The Zero’s engine is mounted close to the wing leading edge in this photograph of the A6M2 Zero recovered from Akutan Island in the Aleutians island chain by U. S. Navy salvage specialists in July 1942. 


Making the Zero Maneuverable

Locating the engine close to the cockpit didn’t just save weight, it made the Zero more maneuverable as well., The centers of gravity and the aerodynamic center of lift lie at points very near the cockpit and serve as the fulcrum through which the empennage acts as a lever. Keeping the engine close to the fulcrum allowed the aft fuselage to be shorter and save a bit more weight. The elevator retained enough leverage to push the Zero into a tight turn or loop when the pilot hauled back the stick.Wing loading, the weight supported by each square foot of an aircraft’s wing in level flight, also impacts maneuverability. Less wing loading generally means quicker maneuvering because there is less inertia to overcome when the pilot moves the controls to pitch, roll, and yaw the aircraft. At 24.3 lb/ft², the A6M2 Zero had a lower wing loading than the Grumman F4F-4 Wildcat at 28.6 lb/ft². The Zero design team used an engine that made around 300 horsepower less than the Pratt & Whitney R-1840 Twin Wasp powering the F4F-4 Wildcat. Newer American fighters more than doubled the Zero’s horsepower with a commensurate increase in wing loading and performance. The American pilots refused to attack Zeros unless they held a clear advantage in height or speed. When they did attack, they made one pass and hopefully “boomed” a Zero and continued right on going past, avoiding a dogfight. Once they were out of range, they regained the altitude or speed advantage and attacked again if possible and necessary, again one pass, boom, zoom away at speed or to regain altitude above the target.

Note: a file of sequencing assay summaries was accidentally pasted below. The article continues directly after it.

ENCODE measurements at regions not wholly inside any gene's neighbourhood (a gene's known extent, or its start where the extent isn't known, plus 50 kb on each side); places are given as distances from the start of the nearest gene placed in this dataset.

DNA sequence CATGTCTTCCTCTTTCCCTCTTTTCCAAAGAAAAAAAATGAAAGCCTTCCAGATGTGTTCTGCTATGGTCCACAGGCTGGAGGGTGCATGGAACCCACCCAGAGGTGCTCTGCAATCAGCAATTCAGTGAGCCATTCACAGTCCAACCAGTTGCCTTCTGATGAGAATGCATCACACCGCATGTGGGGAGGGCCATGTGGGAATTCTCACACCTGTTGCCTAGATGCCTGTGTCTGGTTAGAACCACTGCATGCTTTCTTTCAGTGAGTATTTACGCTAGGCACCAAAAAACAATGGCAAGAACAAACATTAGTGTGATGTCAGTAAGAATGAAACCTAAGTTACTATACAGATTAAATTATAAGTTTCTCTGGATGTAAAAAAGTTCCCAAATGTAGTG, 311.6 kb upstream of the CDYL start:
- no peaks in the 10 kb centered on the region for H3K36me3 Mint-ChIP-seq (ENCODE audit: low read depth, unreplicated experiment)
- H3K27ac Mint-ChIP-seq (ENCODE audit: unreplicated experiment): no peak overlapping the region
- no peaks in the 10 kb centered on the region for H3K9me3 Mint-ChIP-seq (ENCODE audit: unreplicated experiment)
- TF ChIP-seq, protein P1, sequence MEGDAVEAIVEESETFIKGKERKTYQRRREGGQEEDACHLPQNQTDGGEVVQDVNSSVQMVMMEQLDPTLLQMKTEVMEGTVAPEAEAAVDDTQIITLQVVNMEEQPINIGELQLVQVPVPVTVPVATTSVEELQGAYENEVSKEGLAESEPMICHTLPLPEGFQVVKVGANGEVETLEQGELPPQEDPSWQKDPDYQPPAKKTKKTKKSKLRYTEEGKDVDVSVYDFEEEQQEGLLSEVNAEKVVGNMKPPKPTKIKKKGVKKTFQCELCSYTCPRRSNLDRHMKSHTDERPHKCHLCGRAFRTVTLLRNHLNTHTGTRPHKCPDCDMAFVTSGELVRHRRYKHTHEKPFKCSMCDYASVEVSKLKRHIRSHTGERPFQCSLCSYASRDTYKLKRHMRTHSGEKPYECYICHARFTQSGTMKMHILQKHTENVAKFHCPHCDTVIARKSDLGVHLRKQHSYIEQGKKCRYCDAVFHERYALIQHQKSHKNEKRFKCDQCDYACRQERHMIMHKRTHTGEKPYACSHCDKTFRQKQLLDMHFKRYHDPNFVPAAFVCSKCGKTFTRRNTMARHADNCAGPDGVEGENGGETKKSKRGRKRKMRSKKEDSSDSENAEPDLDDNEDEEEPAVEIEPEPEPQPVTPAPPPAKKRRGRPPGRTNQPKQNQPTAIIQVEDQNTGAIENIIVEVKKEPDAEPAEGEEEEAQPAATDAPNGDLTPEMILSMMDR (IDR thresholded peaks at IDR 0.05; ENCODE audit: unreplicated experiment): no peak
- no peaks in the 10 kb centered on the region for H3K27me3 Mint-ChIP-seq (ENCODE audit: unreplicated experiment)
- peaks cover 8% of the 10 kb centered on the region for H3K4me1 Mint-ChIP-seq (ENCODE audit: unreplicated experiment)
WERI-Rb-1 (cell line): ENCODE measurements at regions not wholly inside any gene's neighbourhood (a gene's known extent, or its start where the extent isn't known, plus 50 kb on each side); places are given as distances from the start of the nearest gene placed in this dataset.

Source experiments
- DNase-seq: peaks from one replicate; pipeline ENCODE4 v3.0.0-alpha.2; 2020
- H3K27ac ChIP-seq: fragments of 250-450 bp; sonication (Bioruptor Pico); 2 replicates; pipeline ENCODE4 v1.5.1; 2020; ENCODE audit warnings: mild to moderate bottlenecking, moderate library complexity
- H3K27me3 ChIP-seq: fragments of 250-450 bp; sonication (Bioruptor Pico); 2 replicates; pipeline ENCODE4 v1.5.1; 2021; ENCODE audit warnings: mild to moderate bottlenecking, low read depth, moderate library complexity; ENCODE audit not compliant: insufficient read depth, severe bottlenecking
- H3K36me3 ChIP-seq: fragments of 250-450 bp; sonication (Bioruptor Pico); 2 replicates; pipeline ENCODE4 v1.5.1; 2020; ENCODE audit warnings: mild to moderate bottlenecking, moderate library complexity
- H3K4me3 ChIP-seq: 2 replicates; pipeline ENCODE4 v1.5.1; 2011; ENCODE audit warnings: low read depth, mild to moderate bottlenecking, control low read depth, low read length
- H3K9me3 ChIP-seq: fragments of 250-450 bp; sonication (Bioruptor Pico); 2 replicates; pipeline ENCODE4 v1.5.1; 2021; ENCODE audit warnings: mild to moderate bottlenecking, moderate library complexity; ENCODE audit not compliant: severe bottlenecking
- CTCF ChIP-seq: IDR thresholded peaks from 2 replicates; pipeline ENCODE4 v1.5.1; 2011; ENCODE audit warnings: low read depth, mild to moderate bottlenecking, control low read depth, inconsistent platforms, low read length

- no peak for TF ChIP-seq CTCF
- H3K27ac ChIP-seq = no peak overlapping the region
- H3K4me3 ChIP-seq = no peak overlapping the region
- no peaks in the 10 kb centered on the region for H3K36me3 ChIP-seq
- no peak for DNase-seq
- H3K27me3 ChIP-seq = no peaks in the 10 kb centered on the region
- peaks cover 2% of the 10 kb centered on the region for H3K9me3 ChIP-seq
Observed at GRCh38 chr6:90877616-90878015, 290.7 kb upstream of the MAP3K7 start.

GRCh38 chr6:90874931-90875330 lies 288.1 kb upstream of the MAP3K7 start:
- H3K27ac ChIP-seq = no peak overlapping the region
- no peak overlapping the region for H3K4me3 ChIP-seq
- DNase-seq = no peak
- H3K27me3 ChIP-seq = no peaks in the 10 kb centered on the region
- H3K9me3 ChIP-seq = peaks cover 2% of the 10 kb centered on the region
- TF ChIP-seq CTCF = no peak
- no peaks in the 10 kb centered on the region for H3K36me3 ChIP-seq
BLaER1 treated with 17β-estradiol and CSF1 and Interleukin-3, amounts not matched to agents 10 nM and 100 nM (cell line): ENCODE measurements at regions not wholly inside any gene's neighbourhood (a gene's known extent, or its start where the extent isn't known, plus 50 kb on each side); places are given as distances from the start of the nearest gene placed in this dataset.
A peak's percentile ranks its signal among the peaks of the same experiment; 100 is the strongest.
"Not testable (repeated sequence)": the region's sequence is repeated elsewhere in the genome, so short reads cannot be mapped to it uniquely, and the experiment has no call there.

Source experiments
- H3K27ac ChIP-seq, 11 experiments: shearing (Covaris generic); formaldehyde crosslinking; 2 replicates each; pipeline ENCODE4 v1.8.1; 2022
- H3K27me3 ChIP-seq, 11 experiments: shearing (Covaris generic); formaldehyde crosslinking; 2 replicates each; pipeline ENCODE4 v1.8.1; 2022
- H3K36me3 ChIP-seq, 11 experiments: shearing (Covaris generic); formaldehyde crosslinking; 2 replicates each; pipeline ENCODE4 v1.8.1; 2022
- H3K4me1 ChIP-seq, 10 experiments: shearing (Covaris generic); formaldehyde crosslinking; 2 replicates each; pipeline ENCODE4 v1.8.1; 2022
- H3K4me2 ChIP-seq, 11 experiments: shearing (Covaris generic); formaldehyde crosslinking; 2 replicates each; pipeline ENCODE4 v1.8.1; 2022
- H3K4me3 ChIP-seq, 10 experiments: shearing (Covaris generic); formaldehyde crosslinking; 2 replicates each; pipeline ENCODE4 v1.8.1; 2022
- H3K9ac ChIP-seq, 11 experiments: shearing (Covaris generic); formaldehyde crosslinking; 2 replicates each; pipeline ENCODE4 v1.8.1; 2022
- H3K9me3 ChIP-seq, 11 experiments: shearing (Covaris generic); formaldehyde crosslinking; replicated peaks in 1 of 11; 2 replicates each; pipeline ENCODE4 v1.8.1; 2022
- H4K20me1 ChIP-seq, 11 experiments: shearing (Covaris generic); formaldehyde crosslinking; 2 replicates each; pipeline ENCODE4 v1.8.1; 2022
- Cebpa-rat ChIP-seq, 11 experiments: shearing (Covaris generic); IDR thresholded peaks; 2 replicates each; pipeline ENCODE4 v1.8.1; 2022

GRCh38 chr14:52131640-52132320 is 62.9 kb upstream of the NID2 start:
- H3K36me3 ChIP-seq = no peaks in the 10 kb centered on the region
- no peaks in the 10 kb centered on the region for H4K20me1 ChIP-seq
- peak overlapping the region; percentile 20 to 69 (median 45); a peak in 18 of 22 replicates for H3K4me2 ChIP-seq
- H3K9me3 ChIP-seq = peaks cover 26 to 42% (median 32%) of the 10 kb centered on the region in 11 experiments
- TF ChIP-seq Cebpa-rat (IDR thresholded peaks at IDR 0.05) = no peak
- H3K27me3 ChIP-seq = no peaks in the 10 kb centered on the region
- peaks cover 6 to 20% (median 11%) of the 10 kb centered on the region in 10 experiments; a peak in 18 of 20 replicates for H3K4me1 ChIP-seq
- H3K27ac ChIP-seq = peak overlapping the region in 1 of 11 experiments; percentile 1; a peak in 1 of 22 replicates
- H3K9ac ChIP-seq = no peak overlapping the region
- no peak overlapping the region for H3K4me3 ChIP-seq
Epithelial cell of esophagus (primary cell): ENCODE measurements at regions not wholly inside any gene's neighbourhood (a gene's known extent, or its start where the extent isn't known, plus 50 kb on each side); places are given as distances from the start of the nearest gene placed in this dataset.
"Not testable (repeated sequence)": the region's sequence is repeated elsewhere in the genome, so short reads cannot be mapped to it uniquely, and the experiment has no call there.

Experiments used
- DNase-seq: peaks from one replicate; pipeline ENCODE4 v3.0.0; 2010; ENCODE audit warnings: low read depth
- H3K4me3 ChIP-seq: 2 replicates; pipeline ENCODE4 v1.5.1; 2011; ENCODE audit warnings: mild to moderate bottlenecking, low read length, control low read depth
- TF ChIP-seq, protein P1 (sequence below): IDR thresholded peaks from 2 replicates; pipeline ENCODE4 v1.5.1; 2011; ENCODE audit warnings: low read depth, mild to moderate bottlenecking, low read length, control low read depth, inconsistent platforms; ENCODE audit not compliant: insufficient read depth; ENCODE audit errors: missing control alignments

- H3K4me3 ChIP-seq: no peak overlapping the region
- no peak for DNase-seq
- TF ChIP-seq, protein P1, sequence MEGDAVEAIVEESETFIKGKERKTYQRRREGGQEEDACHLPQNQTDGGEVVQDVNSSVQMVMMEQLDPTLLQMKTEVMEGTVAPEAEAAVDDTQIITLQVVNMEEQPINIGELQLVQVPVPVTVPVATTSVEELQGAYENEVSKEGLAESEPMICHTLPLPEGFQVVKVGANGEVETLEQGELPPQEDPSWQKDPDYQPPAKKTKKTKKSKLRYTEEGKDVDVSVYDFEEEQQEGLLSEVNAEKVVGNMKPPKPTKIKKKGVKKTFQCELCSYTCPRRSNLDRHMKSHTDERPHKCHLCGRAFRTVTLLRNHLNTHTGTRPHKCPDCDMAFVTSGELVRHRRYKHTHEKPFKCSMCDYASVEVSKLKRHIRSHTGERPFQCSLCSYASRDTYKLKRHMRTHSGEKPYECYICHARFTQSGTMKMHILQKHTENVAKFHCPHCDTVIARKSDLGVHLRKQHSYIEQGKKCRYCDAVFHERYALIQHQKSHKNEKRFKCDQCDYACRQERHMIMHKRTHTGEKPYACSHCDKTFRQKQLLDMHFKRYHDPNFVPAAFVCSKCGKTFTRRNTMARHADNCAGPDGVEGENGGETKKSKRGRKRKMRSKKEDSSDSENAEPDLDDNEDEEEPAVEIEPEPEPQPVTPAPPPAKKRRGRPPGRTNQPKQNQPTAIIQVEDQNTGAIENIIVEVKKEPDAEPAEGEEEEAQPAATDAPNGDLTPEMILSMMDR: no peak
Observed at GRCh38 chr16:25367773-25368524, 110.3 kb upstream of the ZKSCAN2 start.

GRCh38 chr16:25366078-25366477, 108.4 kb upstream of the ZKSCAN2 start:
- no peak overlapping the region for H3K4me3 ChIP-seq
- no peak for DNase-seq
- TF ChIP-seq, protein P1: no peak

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The Museum's Mitsubishi A6M5 Reisen (Zero Fighter) Model 52 ZEKE

Custom Image Caption

The Museum's Mitsubishi A6M5 Reisen (Zero Fighter) Model 52 ZEKE

Custom Image Caption

The Museum's Mitsubishi A6M5 Reisen (Zero Fighter) Model 52 ZEKE